One of the most challenging questions to ask right now is, “Are you vaccinated?” Public Trust in Government has been in decline for decades and “vaccine passports” to demonstrate proof of COVID-19 vaccination face vocal opposition from state legislatures, the ACLU, and the EFF. Businesses and healthcare providers alike are left wondering what tools are available to help them chart a return to normalcy.
The good news is that for about half of people in the United States right now, the answer is to the vaccine question is “yes.” Post-jab, many received a paper card with handwritten information or hastily applied stickers containing a lot number and immunization date(s). For some settings, the honor system and cardstock might be enough, but not in every case; most don’t realize that there is something better.
Let people print their own COVID-19 vaccination cards!
The ACLU agrees. From a healthcare equity standpoint, any solution must have a paper option. Not everyone carries a smartphone, and digital-only solutions will only exacerbate existing disparities.
To be successful, a strategy needs to bridge many divides. Blending the concepts of data privacy and ease of interoperability isn’t intuitive or easy, but it is possible. Helping analog reality stay connected to an increasingly digital world demands innovation. We can empower individuals to share proof of their COVID-19 vaccination—with whomever they choose—without creating a massive, centralized database.
What if we took the exact same information that’s shown on a vaccination card and made it machine-readable? QR Codes, like the ones you can scan for a restaurant’s online menu, or the one you show when checking in to your flight, are convenient and ubiquitous. They can be stored digitally on a phone or printed and carried in a wallet.
Since the introduction of Meaningful Use in 2009, healthcare organizations have been encouraged to report the vaccines that they administer to their state’s Immunization Information System. Louisiana and California were among the first states to use this reporting infrastructure to make printable barcodes, joining a growing number of public and private entities who are empowering people to share health-related information. This same infrastructure was used to record almost every dose of the coronavirus vaccines given in the U.S., and includes lot numbers and manufacturers (Moderna, Pfizer, and Johnson & Johnson). Healthcare organizations in states without this kind of data sharing don’t have to wait for their state to begin issuing these SMART Health Cards (see below). The design of this open-source standard is decentralized, so that anyone can create the barcodes.
If it’s that easy, what’s the catch?
Right now, the biggest hurdles to overcome are adoption and fragmentation. In answer to the demand for a patient-driven, publicly verifiable, and decentralized proof of vaccination, the Vaccination Credential Initiative defined the open-source SMART Health Card Framework. All the major EHR Vendors, including Epic, Cerner, and Meditech, have adopted the VCI’s design, but businesses still face a patchwork of availability and a diverse public audience.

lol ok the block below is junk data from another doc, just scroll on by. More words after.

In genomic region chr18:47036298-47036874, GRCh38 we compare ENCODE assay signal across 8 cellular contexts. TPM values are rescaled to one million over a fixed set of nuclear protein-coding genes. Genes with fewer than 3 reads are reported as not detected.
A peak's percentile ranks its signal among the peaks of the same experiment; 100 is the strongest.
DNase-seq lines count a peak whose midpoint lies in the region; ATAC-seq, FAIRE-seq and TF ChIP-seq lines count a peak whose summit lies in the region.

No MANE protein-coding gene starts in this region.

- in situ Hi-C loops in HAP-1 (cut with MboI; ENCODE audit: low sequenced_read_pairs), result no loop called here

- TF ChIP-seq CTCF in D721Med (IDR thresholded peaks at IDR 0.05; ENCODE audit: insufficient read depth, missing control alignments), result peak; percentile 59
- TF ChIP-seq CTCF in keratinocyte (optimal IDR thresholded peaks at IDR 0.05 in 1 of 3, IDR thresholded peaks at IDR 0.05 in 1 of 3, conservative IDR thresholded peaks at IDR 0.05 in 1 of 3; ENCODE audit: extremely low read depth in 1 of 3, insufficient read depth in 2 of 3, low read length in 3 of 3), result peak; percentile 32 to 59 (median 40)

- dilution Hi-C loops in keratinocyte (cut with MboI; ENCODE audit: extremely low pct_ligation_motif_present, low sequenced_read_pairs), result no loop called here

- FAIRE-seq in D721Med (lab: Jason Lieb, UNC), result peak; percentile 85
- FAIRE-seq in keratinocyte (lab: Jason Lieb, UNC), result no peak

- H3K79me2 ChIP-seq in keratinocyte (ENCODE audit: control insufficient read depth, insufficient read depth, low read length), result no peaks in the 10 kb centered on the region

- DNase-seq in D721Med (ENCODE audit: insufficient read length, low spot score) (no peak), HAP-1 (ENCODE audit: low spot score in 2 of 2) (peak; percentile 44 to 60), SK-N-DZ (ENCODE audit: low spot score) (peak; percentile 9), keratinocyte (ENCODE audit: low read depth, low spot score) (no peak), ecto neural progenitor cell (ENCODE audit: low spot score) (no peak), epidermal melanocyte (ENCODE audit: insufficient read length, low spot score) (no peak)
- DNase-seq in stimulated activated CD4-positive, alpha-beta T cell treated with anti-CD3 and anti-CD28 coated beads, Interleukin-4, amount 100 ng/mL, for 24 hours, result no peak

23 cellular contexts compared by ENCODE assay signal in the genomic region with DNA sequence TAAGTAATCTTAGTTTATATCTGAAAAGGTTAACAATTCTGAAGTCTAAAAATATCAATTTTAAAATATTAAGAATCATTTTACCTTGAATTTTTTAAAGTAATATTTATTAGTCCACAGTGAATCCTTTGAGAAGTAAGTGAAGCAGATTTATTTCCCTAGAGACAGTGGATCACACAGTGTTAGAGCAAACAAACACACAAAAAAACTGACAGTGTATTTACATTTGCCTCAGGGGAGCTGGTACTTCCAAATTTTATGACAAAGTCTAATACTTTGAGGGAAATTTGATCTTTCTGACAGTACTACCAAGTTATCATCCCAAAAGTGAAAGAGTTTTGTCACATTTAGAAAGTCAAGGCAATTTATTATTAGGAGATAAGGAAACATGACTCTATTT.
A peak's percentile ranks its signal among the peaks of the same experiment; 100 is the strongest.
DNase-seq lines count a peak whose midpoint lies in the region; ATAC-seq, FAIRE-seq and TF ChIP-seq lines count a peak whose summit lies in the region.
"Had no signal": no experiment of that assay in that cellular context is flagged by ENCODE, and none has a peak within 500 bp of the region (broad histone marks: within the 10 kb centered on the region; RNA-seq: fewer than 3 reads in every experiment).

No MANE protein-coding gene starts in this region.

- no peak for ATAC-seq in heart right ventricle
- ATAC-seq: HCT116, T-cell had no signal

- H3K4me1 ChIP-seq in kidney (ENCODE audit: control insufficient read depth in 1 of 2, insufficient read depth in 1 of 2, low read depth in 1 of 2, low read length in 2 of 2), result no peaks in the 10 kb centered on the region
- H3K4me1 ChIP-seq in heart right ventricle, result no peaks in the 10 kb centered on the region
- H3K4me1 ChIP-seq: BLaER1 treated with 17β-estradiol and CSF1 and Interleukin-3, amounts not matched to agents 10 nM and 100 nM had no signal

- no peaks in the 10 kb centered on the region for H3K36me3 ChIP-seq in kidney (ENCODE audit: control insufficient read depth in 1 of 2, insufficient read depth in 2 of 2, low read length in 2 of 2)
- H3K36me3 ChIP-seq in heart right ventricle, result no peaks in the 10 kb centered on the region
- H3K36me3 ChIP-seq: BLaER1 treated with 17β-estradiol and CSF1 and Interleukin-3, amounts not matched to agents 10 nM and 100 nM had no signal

UCSD was the first U.S. health system to offer patients direct access to secure, verifiable vaccination documentation. The technology is ready, but it’s up to each organization to turn these features on.
How do I know these are real?
The obvious question, then, is how to discern an authentic proof of vaccination. There is more good news: There are apps for that! The Commons Project maintains a list of trusted issuers (such as governments and healthcare organizations) whose public keys can be used to instantly verify the cryptographic signature on the encoded data. Name, date of birth, and immunization details can be displayed and validated without ever collecting or transmitting the individual’s health data.
The SMART Health Card standard is extensible and may also be used to provide proof of a recent negative COVID test result. Whether it’s for someone undergoing a high-risk medical procedure or attempting to travel internationally, the same underlying technology can be used to securely authenticate critical health information.
Why do we need a technology solution?
It’s difficult to track how much has changed in the sixteen months since the World Health Organization declared the novel coronavirus (COVID-19) outbreak a global pandemic. For months, testing capacity would lag far behind demand, leaving gaping holes in our first line of defense, especially in underserved and rural communities. Our second line of defense, contact tracing programs, struggled with adoption of tools such as Bluetooth Exposure Notification Systems (ENS). This left many states relying on understaffed county health offices and paper phone books, and by August local governments were overwhelmed.
Technology had been key to the success of public health strategies in places like South Korea, where per-capita case rates and casualties remain near 1/50th what we’ve suffered in the United States. Without these tools, we’re left with imprecise and burdensome interventions that have much larger impacts to the economy and far worse outcomes. If we can make it as easy as possible for health systems to share data with patients, they can focus their efforts on the important stuff: delivering care.